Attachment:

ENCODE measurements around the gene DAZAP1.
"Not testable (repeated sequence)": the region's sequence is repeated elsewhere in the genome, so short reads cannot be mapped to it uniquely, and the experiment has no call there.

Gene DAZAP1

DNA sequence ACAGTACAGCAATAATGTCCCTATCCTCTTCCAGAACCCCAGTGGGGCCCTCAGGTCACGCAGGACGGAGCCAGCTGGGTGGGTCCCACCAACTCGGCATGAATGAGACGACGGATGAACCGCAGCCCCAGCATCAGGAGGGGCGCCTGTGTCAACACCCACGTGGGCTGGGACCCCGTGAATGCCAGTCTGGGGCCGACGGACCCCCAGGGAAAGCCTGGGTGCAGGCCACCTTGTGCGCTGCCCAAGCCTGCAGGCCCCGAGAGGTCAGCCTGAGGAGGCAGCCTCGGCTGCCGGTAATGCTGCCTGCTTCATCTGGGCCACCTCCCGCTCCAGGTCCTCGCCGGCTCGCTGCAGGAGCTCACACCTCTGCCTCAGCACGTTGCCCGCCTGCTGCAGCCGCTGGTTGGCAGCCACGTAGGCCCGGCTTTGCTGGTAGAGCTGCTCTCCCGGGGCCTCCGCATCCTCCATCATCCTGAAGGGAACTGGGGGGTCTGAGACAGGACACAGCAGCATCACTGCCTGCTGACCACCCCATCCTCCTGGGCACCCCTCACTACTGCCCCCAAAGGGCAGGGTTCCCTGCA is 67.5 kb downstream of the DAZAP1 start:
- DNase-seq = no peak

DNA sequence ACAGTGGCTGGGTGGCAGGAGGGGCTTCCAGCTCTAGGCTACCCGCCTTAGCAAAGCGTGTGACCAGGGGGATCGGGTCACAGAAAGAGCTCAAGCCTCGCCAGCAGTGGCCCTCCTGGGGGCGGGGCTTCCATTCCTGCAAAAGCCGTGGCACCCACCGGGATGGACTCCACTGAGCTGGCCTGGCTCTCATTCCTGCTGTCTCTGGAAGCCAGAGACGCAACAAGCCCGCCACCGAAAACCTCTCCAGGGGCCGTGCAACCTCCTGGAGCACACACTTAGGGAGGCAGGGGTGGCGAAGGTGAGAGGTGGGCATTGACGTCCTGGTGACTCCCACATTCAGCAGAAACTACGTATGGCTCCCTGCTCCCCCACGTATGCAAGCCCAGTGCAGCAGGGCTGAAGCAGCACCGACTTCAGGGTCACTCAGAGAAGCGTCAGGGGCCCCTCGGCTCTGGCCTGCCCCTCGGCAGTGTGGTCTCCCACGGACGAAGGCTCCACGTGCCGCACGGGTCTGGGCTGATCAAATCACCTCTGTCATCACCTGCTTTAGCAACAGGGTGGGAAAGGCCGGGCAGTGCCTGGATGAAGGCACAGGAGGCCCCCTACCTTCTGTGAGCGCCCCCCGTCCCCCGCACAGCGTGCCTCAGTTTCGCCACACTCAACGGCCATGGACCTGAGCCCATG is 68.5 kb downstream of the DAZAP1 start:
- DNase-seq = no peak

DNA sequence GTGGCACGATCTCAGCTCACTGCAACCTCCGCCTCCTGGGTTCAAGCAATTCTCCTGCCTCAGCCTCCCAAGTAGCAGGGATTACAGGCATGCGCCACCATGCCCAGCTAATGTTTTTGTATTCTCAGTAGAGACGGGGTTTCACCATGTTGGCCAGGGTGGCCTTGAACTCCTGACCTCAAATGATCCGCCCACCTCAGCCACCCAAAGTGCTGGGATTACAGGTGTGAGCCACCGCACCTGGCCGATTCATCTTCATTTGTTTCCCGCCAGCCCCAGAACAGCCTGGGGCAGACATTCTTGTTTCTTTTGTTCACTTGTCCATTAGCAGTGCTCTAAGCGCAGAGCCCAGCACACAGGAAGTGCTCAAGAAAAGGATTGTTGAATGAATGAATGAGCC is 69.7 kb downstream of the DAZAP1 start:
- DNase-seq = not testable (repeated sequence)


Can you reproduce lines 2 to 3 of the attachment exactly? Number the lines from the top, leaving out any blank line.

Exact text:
"Not testable (repeated sequence)": the region's sequence is repeated elsewhere in the genome, so short reads cannot be mapped to it uniquely, and the experiment has no call there.

Gene DAZAP1